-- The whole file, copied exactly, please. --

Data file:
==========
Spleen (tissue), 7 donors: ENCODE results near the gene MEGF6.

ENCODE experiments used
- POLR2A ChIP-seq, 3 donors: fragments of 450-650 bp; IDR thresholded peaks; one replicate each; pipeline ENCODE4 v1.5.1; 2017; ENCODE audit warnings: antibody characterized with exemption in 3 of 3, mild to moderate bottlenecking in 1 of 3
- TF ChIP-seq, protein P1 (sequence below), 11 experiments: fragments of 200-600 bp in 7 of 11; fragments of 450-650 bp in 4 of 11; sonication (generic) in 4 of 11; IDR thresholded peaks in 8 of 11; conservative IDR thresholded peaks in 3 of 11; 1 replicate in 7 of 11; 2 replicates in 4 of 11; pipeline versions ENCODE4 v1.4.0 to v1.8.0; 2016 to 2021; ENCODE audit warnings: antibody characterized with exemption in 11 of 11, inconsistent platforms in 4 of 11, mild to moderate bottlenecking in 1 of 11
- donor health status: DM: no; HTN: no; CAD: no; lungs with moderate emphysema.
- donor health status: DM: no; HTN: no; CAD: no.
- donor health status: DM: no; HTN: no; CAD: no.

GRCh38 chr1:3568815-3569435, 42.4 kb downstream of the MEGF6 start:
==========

Spleen (tissue), 7 donors: ENCODE results near the gene MEGF6.

ENCODE experiments used
- POLR2A ChIP-seq, 3 donors: fragments of 450-650 bp; IDR thresholded peaks; one replicate each; pipeline ENCODE4 v1.5.1; 2017; ENCODE audit warnings: antibody characterized with exemption in 3 of 3, mild to moderate bottlenecking in 1 of 3
- TF ChIP-seq, protein P1 (sequence below), 11 experiments: fragments of 200-600 bp in 7 of 11; fragments of 450-650 bp in 4 of 11; sonication (generic) in 4 of 11; IDR thresholded peaks in 8 of 11; conservative IDR thresholded peaks in 3 of 11; 1 replicate in 7 of 11; 2 replicates in 4 of 11; pipeline versions ENCODE4 v1.4.0 to v1.8.0; 2016 to 2021; ENCODE audit warnings: antibody characterized with exemption in 11 of 11, inconsistent platforms in 4 of 11, mild to moderate bottlenecking in 1 of 11
- donor health status: DM: no; HTN: no; CAD: no; lungs with moderate emphysema.
- donor health status: DM: no; HTN: no; CAD: no.
- donor health status: DM: no; HTN: no; CAD: no.

GRCh38 chr1:3568815-3569435, 42.4 kb downstream of the MEGF6 start: